NIOSHTIC-2 Publications Search

Firefighters and on-duty deaths from coronary heart disease: a case control study.

Kales SN; Soteriades ES; Christoudias SG; Christiani DC
Environ Health 2003 Nov; 2:14
Coronary heart disease (CHD) is responsible for 45% of on-duty deaths among United States firefighters. We sought to identify occupational and personal risk factors associated with on-duty CHD death. We performed a case-control study, selecting 52 male firefighters whose CHD deaths were investigated by the National Institute for Occupational Safety and Health. We selected two control populations: 51 male firefighters who died of on-duty trauma; and 310 male firefighters examined in 1996/1997, whose vital status and continued professional activity were re-documented in 1998. The circadian pattern of CHD deaths was associated with emergency response calls: 77% of CHD deaths and 61% of emergency dispatches occurred between noon and midnight. Compared to non-emergency duties, fire suppression (OR = 64.1, 95% CI 7.4-556); training (OR = 7.6, 95% CI 1.8-31.3) and alarm response (OR = 5.6, 95% CI 1.1-28.8) carried significantly higher relative risks of CHD death. Compared to the active firefighters, the CHD victims had a significantly higher prevalence of cardiovascular risk factors in multivariate regression models: age >or= 45 years (OR 6.5, 95% CI 2.6-15.9), current smoking (OR 7.0, 95% CI 2.8-17.4), hypertension (OR 4.7, 95% CI 2.0-11.1), and a prior diagnosis of arterial-occlusive disease (OR 15.6, 95% CI 3.5-68.6). Our findings strongly support that most on-duty CHD fatalities are work-precipitated and occur in firefighters with underlying CHD. Improved fitness promotion, medical screening and medical management could prevent many of these premature deaths.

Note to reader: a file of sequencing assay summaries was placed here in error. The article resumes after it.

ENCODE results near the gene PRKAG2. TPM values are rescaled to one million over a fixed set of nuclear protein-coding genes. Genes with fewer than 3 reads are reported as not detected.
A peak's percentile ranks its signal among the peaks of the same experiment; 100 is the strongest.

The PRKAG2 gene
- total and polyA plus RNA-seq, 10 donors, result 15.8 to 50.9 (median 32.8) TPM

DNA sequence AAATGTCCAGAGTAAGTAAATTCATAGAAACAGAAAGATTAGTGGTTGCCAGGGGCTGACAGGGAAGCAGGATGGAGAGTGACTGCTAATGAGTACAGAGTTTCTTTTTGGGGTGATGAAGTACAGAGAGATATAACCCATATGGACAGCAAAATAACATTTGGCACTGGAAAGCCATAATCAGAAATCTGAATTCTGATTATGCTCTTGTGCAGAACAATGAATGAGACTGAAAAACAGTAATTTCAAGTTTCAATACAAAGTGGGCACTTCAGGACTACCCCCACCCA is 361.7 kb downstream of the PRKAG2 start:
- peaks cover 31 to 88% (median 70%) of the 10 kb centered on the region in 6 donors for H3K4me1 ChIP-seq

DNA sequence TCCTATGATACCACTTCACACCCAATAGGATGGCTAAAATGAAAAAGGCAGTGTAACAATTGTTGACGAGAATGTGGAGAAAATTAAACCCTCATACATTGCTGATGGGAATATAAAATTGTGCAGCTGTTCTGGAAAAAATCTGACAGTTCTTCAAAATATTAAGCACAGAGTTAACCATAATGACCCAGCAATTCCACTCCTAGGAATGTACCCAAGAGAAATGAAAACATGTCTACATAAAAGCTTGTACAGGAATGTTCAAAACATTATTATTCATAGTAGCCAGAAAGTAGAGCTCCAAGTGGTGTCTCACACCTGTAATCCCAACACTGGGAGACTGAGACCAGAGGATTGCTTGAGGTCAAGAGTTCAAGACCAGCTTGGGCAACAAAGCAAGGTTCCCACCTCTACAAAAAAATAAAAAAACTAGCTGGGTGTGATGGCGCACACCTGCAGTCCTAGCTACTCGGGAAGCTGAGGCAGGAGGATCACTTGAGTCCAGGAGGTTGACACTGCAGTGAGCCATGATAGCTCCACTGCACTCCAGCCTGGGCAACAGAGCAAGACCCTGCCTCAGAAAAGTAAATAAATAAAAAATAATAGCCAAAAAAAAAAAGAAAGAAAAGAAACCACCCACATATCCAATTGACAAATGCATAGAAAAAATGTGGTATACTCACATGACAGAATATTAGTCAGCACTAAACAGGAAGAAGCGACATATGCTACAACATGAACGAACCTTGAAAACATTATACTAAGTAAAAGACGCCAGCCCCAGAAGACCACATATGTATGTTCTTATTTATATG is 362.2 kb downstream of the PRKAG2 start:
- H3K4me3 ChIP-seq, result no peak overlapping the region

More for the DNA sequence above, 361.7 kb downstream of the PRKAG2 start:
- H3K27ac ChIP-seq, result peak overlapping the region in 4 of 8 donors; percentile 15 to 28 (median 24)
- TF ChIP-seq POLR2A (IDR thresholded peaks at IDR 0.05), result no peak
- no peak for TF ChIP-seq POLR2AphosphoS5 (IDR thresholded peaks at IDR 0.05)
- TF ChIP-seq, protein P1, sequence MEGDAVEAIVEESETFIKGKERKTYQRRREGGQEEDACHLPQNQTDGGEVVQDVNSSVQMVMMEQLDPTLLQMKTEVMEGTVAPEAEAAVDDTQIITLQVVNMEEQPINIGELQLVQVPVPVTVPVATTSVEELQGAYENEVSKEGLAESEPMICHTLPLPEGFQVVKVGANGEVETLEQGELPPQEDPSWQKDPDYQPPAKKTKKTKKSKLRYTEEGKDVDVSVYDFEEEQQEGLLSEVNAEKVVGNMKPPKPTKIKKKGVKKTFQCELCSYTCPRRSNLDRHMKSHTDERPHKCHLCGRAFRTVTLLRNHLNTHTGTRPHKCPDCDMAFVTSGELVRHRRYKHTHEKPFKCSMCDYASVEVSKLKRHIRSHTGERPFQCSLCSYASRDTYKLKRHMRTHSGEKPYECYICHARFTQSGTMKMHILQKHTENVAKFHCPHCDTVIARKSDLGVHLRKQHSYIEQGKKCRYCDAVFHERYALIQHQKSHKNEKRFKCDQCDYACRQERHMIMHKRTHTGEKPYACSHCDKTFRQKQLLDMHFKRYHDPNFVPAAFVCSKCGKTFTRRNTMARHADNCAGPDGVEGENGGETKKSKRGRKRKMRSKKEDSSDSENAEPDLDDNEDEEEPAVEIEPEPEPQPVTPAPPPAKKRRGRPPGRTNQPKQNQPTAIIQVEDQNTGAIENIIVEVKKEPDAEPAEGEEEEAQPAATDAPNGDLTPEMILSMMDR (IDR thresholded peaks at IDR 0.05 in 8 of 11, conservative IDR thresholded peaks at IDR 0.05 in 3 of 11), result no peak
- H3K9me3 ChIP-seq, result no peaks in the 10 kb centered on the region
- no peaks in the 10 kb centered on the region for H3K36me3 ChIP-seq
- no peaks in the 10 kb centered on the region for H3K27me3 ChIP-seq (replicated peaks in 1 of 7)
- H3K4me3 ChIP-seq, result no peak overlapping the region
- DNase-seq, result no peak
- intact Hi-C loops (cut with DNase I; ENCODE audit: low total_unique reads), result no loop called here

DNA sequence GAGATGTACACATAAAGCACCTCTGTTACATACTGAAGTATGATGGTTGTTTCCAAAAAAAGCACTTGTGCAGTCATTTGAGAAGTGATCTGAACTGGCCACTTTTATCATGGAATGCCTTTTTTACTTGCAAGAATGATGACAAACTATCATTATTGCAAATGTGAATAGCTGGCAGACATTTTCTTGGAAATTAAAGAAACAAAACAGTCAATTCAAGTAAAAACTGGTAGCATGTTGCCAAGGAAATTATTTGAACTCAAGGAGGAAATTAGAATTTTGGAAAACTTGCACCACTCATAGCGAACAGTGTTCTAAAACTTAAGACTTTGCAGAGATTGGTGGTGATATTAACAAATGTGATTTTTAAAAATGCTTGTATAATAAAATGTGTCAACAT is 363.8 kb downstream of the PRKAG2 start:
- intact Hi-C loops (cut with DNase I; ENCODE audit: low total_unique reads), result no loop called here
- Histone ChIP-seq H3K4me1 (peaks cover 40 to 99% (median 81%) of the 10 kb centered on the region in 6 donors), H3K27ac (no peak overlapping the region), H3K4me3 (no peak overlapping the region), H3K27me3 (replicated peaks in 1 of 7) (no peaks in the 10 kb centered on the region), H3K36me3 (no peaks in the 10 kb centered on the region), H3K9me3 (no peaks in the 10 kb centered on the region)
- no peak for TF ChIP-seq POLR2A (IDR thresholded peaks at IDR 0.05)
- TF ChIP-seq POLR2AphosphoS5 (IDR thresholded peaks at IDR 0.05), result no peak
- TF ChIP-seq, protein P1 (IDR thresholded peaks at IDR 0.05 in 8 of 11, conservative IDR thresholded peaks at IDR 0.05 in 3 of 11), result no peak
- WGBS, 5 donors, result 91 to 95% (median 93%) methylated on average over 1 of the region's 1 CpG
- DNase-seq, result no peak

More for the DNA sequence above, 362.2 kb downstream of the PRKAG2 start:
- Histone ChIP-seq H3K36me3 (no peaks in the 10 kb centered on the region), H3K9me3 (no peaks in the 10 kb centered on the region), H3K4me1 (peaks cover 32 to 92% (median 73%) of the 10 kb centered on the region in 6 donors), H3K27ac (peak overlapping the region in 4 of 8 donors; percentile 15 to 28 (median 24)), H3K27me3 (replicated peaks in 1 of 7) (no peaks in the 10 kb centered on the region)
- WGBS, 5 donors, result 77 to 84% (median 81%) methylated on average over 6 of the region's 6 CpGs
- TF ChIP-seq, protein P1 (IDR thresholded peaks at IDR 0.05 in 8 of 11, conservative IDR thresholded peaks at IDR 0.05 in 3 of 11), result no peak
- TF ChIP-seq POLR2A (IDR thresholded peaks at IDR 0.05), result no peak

Case-studies; Mortality-data; Mortality-rates; Fire-fighting; Fire-fighters; Heart; Diseases; Occupational-health; Occupational-hazards; Occupational-diseases; Demographic-characteristics; Sex-factors; Emergency-response; Mathematical-models; Models; Disease-prevention; Hypertension; Emergency-responders; Author Keywords: Coronary Heart Disease; Emergency Medical Service; Coronary Heart Disease Risk; Fire Suppression; Fire Department
Stefanos N. Kales, MD, MPH, Cambridge Hospital, Department of Medicine, Occupational and Environmental Health, 1493 Cambridge Street, Cambridge, MA 02139
Publication Date
Document Type
Journal Article
Email Address
Funding Amount
Funding Type
Fiscal Year
Identifying No.
Grant-Number-R01-OH-003729; Grant-Number-T42-CCT-122961
Priority Area
Research Tools and Approaches: Health Services Research
Source Name
Environmental Health: A Global Access Science Source
Performing Organization
Harvard University, Department of Environmental Health, Boston, Massachusetts
Page last reviewed: April 9, 2021
Content source: National Institute for Occupational Safety and Health Education and Information Division